Page 55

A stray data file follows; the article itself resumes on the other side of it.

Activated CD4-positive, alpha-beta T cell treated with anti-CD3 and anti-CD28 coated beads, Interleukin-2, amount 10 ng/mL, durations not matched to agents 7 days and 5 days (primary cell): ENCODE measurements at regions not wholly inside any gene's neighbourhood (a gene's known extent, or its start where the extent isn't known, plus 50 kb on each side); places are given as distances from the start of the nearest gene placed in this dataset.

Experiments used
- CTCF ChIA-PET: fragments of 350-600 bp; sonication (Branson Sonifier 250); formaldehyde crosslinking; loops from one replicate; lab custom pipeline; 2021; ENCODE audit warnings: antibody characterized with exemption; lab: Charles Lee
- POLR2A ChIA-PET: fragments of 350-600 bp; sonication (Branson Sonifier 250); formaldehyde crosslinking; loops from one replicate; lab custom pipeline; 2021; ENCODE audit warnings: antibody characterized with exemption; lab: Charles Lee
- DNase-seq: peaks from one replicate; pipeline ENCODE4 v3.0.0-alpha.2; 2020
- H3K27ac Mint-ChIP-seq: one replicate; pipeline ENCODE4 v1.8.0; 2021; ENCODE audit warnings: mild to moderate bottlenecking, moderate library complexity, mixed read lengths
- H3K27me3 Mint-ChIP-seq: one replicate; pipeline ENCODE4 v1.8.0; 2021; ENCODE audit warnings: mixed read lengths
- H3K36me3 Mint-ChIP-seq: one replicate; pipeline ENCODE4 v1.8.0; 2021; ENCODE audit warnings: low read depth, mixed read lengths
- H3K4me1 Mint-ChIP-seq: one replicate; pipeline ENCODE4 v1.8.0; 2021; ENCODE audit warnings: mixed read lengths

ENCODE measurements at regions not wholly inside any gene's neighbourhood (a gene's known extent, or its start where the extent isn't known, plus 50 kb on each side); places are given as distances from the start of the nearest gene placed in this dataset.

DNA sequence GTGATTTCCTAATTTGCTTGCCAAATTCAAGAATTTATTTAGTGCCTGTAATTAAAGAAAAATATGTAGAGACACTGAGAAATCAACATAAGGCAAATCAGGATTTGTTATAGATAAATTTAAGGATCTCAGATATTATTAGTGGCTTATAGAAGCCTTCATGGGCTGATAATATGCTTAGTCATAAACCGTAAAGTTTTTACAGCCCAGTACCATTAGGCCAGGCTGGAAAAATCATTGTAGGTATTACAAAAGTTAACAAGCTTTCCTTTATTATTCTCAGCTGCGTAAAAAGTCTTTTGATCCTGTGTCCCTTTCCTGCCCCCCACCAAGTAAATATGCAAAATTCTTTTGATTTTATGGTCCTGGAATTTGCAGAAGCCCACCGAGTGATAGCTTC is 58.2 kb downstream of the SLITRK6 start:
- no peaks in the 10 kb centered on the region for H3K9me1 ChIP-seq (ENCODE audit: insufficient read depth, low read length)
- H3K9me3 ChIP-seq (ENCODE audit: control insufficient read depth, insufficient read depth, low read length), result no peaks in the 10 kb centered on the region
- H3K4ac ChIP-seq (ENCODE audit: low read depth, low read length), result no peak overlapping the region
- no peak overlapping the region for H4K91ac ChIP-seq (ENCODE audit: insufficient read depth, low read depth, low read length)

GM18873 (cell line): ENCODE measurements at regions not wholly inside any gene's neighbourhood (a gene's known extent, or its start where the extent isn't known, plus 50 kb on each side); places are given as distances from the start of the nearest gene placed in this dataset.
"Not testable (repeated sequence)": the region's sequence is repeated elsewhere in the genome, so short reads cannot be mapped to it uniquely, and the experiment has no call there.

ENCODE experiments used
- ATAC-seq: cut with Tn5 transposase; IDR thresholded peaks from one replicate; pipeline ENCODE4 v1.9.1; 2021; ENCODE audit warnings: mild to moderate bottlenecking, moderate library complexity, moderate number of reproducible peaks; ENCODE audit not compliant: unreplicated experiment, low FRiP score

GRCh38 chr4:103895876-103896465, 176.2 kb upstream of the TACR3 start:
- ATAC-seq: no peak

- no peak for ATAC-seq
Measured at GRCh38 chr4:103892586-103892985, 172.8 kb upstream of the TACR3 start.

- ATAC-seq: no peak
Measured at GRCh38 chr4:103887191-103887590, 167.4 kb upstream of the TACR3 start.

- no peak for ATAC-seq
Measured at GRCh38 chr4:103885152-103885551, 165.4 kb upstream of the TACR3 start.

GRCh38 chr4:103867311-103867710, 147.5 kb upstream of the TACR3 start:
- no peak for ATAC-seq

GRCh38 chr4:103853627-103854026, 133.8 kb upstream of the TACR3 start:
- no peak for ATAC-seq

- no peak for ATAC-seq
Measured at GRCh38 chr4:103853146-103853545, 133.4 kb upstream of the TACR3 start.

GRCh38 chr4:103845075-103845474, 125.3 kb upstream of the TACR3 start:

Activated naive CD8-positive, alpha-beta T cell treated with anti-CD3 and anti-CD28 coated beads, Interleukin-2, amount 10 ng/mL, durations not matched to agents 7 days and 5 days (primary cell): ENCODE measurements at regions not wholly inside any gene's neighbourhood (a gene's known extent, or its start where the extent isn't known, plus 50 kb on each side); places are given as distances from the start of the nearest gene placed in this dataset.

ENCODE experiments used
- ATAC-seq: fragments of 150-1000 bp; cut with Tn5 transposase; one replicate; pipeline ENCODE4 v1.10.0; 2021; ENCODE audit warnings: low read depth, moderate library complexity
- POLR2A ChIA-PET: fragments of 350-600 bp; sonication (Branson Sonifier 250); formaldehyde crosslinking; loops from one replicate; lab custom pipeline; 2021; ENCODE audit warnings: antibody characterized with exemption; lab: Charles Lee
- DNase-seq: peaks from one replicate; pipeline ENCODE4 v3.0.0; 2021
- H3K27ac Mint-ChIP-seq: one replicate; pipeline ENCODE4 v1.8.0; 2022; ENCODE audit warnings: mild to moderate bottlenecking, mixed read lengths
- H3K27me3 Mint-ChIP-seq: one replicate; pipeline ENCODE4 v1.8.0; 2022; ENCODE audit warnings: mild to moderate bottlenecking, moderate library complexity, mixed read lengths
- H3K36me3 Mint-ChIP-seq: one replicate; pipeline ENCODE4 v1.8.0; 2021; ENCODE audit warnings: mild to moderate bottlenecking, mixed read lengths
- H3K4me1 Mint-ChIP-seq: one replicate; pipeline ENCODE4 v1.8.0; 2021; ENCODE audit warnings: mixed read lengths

Old Trafford, in Manchester, is well known for its cricket, but they also play soccer there. It’s October 2001 and England are playing Greece in the last game of their World Cup qualification campaign. They need a draw to go through, but trail 2:1 and the game is very nearly over. In stoppage time, the Greeks concede a free kick 30 yards from goal. Cometh the hour, cometh the man… David Beckham places the ball carefully, and then, with characteristic style, he curls it around the defensive wall, beyond the despairing keeper and into the corner of the net. Its 2:2 and England are going to the World Cup. At this, 65,000 ecstatic England fans do something as inevitable as it is understandable: they break into a spontaneous a cappella version of Elmer Bernstein’s stirring theme to The Great Escape, punching the air for emphasis as they sing. Why, you may ask - for over half a century, The Great Escape has been deeply embedded in the English psyche; it serves as a short hand for courage in the face of adversity and victory against the odds. It’s also comforting because it brings to mind, in a nostalgic and harmless way, what it means to be English, or British, when so much is now uncertain. They all have a brilliant Australian storyteller by the name of Paul Chester Brickhill to thank for this. Paul Brickhill was a Melbourne-born journalist who worked successfully on a newspaper in Sydney. In January 1941, Brickhill volunteered for the Royal Australian Air Force and two years later he was flying Spitfires with the RAF in Tunisia. In March 1943, Flying Officer Brickhill was shot down, taken Prisoner of War and transported to Stalag Luft III, the “escape-proof” camp at Sagan in Silesia. He was one of over 800 Australian Air Force prisoners held by the Germans during the war. While there, Brickhill was recruited by the “X” Organisation orchestrating the mass break-out from the camp. The Australian suffered from claustrophobia, which prevented him from tunnelling or escaping himself, and was instead employed co-ordinating a team of look-outs or “Stooges”. Brickhill’s real value, however, was as the historian of the extraordinary events unfolding above and below ground. His journalist’s eye for detail and descriptive powers were brought to bear; and like a bard in ancient times, he wandered about the camp committing to memory the experiences and impressions he could not yet commit to paper. Squadron Leader Roger Joyce Bushell was a man you don’t meet every day. Born in South Africa, Bushell was a charismatic and successful lawyer who before the war flew with the socially exclusive Auxiliary Air Force. In May 1940, his Spitfire was shot down over Dunkirk and he was captured. Bushell made two unsuccessful bids for freedom; and after the latter attempt, he witnessed the brutality of the Nazis first hand, when a family sheltering him in Czechoslovakia was betrayed to the Gestapo and executed. Bushell’s interrogation was harsh and he arrived at Stalag Luft III knowing that if he escaped again, and was recaptured, he, too, would be executed. Those that knew him saw that Bushell had changed: he appeared driven, brooding and even a little sinister. Brickhill for his part remembered him as: ‘…a big, tempestuous man, with broad shoulders and the most chilling pale-blue eyes I ever saw.’ Although he was a marked man, Bushell, hated Nazism and was determined to hit back hard. He was a natural leader and as “Big X” he now harnessed the talents of the most committed and enterprising officers to an escape attempt more ambitious than any seen before. Bushell’s aim was to humiliate the Germans by getting over 200 POWS out of the high-security camp. He also intended to cause as much disruption in the Third Reich as possible, forcing the enemy to divert valuable resources to hunting for the escapees. The facts of The Great Escape are well known. For over a year, 600 British, Commonwealth, European and American officers worked on the project and three tunnels, code-named ‘Tom”, “Dick” and “Harry” were dug using improvised tools. The tunnels,